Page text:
The DNA of a dog is 99.9 percent the same as a gray wolf’s, but “half of that minuscule genetic difference is a sophisticated interface for interacting with humans”:
Notably, dogs become attached to people. Wolves – even when raised as cubs in a home – do not. This is true to an extraordinary extent. A dog put in a stressful situation will relax if a familiar human is there, but a familiar dog, even his mother, will make no difference. … Dogs have an ability to read and interpret human faces that is unique among all animals. Their first instinct when faced with a problem is to look to a human for guidance, something wolves do not do. Dogs will also communicate by looking at a human, then at a target object, then back again.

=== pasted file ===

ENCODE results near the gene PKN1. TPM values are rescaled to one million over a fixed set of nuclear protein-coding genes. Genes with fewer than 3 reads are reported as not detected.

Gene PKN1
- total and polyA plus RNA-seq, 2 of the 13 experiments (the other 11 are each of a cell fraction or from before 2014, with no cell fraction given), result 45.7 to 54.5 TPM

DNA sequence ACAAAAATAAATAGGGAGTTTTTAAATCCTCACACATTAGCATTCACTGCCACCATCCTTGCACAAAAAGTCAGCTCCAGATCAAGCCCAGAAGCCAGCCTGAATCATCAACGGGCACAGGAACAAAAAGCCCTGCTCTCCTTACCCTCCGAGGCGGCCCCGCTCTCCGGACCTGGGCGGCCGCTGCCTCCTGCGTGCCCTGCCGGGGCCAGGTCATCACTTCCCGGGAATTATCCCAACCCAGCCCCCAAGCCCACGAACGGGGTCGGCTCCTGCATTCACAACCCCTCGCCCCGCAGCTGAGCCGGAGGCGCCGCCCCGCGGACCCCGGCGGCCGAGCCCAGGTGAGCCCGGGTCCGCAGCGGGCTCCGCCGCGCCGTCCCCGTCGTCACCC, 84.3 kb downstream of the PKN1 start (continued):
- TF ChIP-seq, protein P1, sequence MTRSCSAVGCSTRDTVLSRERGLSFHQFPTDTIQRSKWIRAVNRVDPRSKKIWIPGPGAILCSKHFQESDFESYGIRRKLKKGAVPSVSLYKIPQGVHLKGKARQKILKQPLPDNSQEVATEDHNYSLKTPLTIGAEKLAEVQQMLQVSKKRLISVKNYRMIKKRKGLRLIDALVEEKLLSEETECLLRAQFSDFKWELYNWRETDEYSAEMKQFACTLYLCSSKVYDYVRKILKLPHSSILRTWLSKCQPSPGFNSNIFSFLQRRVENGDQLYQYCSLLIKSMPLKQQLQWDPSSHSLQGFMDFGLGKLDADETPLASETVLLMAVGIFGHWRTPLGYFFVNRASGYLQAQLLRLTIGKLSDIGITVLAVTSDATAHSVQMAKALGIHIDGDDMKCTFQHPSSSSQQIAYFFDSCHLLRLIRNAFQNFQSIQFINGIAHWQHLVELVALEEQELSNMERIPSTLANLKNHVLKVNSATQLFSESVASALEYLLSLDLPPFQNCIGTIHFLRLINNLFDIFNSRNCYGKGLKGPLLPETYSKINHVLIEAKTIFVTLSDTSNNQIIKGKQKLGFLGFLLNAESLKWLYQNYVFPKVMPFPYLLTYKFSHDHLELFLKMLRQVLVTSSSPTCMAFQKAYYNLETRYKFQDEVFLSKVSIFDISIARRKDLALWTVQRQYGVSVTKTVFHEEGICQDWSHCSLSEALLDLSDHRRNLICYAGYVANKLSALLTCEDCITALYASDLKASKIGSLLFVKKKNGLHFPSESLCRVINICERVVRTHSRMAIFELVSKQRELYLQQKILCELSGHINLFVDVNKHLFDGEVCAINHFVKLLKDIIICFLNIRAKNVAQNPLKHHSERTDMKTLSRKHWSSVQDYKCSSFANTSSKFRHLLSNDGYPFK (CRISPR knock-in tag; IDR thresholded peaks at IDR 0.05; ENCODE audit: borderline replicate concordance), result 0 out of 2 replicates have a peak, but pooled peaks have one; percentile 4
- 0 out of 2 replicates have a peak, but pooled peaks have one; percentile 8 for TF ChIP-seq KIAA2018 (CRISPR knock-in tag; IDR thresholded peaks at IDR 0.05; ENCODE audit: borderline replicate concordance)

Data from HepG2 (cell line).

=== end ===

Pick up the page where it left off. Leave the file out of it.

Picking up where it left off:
Wolves are not very vocal: they generally reserve howling and barking for long-distance communication with out-of-sight animals. Dogs bark far more frequently than wolves. They do it to communicate aggressiveness, fear, despair, playfulness, and happiness. But, in most cases, dogs do not bark to communicate with each other; they bark to communicate with us.